The 10-year Treasury yield dropped to around 3.7% on Wednesday amid a wave of government bond buying after data showed French inflation unexpectedly slowed in December while U.S. data showed the manufacturing sector remained weak though the labor market was still healthy.
The yield on the 2-year Treasury
slipped to 4.378% from 4.403% on Tuesday.
The yield on the 10-year Treasury
retreated to 3.709% from 3.791% late Tuesday.
The yield on the 30-year Treasury
fell to 3.814% from 3.890% Tuesday afternoon.
What’s driving markets
The benchmark 10-year Treasury yield has shed roughly 12 basis points in the first two trading days of the year with investors buying government bonds on signs of slowing inflation in Europe and worries about an economic contraction.
Data released on Wednesday showed that France’s annual inflation rate unexpectedly fell in December to its lowest level in three months, driven by a moderation in energy prices. Consumer prices rose 5.9% on year in December, easing from the 6.2% increase registered in November and the lowest rate since September. Consumer prices rose 6.7% on year by European Union harmonized standards after increasing by 7.1% the previous month, the data showed.
The data added to further signs of easing price pressures a day after Germany’s consumer price index also fell by more than expected for last month.
Investors will have a large batch of U.S. data to consume in the next few sessions, which may underscore how successful the Federal Reserve’s sharp monetary policy tightening in 2022 has been in damping activity to tackle high inflation. Minneapolis Fed President Neel Kashkari, a voting member of the rate-setting Federal Open Market Committee this year, said in an essay on Wednesday that he projects the Fed’s benchmark rate will rise up to 5.4% and “potentially much higher.”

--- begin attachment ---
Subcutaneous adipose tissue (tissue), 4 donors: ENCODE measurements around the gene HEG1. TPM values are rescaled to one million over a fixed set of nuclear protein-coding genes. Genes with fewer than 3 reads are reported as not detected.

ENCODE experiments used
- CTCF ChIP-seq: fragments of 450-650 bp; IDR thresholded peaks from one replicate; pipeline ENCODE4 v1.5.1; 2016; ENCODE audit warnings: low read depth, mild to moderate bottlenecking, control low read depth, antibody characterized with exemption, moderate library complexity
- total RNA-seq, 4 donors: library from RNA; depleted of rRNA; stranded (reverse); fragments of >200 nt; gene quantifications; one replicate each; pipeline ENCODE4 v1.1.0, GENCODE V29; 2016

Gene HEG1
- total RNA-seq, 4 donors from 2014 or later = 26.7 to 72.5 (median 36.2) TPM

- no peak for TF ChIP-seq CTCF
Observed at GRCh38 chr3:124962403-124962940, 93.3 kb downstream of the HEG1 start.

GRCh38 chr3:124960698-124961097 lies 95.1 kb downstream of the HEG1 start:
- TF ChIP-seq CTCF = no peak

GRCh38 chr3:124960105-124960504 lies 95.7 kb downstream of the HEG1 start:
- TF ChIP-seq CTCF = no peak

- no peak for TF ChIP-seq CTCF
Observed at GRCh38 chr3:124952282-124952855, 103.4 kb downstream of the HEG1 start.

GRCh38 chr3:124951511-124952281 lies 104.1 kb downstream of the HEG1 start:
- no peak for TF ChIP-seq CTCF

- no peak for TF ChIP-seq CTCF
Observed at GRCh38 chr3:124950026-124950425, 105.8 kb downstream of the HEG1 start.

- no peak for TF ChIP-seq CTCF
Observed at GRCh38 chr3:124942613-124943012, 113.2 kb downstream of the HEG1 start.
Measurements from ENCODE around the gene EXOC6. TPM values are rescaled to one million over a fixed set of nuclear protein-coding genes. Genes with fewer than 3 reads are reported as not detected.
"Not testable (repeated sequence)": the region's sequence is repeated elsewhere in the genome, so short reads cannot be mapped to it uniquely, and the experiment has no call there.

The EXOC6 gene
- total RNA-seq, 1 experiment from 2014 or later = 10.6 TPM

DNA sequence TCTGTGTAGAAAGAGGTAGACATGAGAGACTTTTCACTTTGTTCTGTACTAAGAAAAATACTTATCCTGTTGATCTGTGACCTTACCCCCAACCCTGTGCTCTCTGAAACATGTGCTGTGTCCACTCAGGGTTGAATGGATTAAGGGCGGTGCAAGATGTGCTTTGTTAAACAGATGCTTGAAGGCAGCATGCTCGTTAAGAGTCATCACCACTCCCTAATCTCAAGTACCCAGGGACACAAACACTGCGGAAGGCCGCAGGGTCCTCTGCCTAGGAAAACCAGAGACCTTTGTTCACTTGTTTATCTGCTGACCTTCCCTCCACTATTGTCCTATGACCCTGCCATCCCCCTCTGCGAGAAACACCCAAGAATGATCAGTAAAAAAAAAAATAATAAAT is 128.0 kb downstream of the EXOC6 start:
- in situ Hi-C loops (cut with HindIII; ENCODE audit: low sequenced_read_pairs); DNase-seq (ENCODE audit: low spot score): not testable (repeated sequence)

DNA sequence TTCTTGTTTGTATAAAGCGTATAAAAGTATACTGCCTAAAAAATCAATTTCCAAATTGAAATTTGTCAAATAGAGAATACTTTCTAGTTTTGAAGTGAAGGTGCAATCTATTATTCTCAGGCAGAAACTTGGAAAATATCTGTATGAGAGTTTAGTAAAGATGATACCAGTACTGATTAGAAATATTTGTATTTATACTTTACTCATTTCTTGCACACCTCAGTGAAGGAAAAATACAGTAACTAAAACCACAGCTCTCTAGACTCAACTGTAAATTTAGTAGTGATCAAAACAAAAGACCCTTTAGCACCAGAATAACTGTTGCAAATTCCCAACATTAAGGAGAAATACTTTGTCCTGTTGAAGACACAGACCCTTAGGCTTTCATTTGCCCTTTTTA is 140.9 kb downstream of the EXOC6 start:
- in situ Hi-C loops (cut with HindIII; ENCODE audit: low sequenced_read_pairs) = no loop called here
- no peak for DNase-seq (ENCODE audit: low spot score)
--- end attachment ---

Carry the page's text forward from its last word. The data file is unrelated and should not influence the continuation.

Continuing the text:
On Wednesday, U.S. data showed the ISM manufacturing activity index fell to 48.4 in December from 49 the prior month in a sign of weakness, and job openings fell to 10.45 million in November from 10.51 million the prior month. At 2 p.m. Eastern time, the Fed is set to release the minutes of its December policy meeting.
Thursday brings the ADP private sector employment report, initial jobless claims and the S&P Global survey of the services sector, while Friday will deliver the ISM services sector index and December nonfarm payrolls report from the U.S. Labor Department. Several Fed officials also will be making comments.
Markets are pricing in a 70.3% probability that the Fed will raise interest rates by another 25 basis points to a range of 4.50% to 4.75% on Feb. 1, according to the CME FedWatch tool. The central bank is mostly expected to take its fed funds rate target to at least 4.75% to 5% by June, according to 30-day Fed Funds futures.
What analysts are saying
“EU interest rates ratcheted the rally to another level overnight, forcing US rates outside recent technicals. The 10-yr UST faced resistance at 3.71%, but that was knocked out after modest purchases in Asia,” said Jim Vogel, executive vice president of FHN Financial in Memphis.
“The catalyst for the latest buying wave was a big downside miss in French inflation in December’s preliminary numbers,” he wrote in a note.